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April 8–10, 2021
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Nuclear Science and Engineering
Fusion Science and Technology
NC State celebrates 70 years of nuclear engineering education
An early picture of the research reactor building on the North Carolina State University campus. The Department of Nuclear Engineering is celebrating the 70th anniversary of its nuclear engineering curriculum in 2020–2021. Photo: North Carolina State University
The Department of Nuclear Engineering at North Carolina State University has spent the 2020–2021 academic year celebrating the 70th anniversary of its becoming the first U.S. university to establish a nuclear engineering curriculum. It started in 1950, when Clifford Beck, then of Oak Ridge, Tenn., obtained support from NC State’s dean of engineering, Harold Lampe, to build the nation’s first university nuclear reactor and, in conjunction, establish an educational curriculum dedicated to nuclear engineering.
The department, host to the 2021 ANS Virtual Student Conference, scheduled for April 8–10, now features 23 tenure/tenure-track faculty and three research faculty members. “What a journey for the first nuclear engineering curriculum in the nation,” said Kostadin Ivanov, professor and department head.
Lester M. Waganer, Kevin T. Slattery, John C. Waldrop III, ARIES Team
Fusion Science and Technology | Volume 54 | Number 3 | October 2008 | Pages 878-889
Technical Paper | Aries-Cs Special Issue | dx.doi.org/10.13182/FST08-A1908
Articles are hosted by Taylor and Francis Online.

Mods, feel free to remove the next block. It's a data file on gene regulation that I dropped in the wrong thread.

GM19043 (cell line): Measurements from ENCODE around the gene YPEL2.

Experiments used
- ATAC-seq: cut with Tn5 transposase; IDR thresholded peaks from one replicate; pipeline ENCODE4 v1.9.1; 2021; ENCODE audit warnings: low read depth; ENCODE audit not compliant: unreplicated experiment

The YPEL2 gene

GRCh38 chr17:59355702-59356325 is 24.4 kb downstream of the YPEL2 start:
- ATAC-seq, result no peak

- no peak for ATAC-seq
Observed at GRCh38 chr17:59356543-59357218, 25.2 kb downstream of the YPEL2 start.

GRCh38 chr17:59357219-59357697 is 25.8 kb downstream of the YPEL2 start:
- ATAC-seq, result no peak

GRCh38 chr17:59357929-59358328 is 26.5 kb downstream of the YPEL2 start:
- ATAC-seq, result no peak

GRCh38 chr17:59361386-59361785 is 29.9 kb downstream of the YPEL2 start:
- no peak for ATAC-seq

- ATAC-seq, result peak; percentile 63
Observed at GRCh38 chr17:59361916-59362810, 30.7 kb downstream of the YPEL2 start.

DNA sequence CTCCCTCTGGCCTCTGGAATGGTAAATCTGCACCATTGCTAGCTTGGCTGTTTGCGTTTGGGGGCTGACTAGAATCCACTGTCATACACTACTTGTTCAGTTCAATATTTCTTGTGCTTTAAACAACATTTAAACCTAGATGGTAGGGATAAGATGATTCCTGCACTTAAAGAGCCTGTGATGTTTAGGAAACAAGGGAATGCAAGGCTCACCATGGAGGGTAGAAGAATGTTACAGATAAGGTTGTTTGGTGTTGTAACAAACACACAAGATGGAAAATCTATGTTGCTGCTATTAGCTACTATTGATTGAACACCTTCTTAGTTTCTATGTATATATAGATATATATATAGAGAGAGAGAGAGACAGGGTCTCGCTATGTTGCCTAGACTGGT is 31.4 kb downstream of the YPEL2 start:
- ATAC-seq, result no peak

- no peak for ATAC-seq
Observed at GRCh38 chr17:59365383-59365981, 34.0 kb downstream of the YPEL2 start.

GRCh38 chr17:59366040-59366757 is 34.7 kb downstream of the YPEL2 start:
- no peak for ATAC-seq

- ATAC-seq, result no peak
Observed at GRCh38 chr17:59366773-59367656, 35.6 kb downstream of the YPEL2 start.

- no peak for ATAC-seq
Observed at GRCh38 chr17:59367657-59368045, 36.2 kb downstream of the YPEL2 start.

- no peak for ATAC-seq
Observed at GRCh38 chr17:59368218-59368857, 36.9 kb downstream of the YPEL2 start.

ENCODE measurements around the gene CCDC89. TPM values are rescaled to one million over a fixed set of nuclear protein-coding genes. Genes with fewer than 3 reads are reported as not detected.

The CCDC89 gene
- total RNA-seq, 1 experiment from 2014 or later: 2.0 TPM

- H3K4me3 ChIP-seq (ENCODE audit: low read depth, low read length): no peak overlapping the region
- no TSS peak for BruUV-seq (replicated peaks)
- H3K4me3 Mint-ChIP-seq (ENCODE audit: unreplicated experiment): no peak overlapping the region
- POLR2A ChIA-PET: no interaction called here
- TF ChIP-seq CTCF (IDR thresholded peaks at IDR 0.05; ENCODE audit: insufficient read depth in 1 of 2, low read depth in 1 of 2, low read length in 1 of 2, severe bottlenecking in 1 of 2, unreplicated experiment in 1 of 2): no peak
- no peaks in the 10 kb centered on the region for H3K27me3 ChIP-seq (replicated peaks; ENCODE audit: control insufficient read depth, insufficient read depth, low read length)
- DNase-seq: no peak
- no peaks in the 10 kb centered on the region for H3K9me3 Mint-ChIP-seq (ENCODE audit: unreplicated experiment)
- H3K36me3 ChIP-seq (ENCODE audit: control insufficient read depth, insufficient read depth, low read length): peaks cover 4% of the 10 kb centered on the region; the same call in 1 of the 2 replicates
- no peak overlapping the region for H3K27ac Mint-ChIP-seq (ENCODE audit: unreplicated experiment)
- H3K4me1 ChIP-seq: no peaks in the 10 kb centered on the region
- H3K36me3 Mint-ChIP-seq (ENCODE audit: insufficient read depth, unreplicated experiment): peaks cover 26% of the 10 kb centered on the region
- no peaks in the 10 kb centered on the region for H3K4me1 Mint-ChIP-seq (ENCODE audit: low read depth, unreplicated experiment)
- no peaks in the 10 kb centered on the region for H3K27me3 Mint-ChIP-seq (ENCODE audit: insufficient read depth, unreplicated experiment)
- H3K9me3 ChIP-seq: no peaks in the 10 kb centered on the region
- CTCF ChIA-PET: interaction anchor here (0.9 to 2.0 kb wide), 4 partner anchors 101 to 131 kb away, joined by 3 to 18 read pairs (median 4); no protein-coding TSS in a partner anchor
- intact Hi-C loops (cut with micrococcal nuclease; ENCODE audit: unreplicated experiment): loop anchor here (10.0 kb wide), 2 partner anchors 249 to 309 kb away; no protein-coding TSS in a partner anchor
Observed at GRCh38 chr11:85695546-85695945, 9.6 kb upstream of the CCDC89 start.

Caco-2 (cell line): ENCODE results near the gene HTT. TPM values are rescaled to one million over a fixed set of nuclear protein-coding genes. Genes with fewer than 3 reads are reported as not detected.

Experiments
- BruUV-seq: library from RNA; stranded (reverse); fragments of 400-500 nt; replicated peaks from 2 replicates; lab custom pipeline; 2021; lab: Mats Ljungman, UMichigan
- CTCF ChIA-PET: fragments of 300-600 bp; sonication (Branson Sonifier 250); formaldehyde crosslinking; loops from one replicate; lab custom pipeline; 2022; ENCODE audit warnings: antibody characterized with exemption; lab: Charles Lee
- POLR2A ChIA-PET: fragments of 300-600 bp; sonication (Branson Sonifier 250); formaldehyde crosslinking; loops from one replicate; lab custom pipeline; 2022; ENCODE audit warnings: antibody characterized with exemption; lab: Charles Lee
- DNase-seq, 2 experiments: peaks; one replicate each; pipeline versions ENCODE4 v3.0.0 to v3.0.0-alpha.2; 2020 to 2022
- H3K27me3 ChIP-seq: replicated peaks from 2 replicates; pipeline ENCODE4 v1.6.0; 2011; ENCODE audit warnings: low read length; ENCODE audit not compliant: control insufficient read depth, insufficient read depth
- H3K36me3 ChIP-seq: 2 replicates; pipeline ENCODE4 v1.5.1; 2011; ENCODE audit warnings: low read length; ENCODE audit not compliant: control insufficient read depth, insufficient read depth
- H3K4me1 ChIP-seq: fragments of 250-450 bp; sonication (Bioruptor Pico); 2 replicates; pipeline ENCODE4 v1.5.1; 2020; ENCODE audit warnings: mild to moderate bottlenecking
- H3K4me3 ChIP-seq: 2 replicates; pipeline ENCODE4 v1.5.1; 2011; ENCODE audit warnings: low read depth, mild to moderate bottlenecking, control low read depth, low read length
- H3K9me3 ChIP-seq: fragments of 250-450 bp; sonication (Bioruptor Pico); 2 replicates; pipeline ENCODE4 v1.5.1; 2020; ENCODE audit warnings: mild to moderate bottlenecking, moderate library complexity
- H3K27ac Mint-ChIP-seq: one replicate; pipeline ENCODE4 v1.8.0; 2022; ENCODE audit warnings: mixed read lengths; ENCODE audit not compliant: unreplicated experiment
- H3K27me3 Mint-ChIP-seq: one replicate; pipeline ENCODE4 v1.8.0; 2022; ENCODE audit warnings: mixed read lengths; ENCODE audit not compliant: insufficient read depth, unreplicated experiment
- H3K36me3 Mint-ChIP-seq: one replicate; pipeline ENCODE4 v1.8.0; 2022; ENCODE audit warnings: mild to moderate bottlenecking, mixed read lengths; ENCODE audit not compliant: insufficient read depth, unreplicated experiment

One of the key factors that determine the competitiveness of any power plant is its capital cost. The premise for this study is that a more compact stellarator concept should result in a fusion power plant with lower capital costs that retains the attractive features of a stellarator with costs comparable to those of a tokamak power plant.One of the design innovations in the ARIES compact stellarator is a continuous monolithic coil structural shell conforming to the shape of the modular coils. This shell is structurally analyzed for electromagnetic and gravity forces to achieve tailored material thicknesses over the surface of the toroid. Fabricating such a complex structure with conventional means would be very challenging and costly.A new fabrication technology is "additive manufacturing" to create unique shapes directly from the computer-aided design definition file. Component size is not a limiting factor with this highly automated fabrication process. Multiple material deposition heads create the coil structure in a timely manner to near net shape. Heat treatment will remove residual stresses, followed by final machining of the internal coil grooves and attachment features. The fabrication cost was estimated to be less than one-third of the traditional fabrication methods.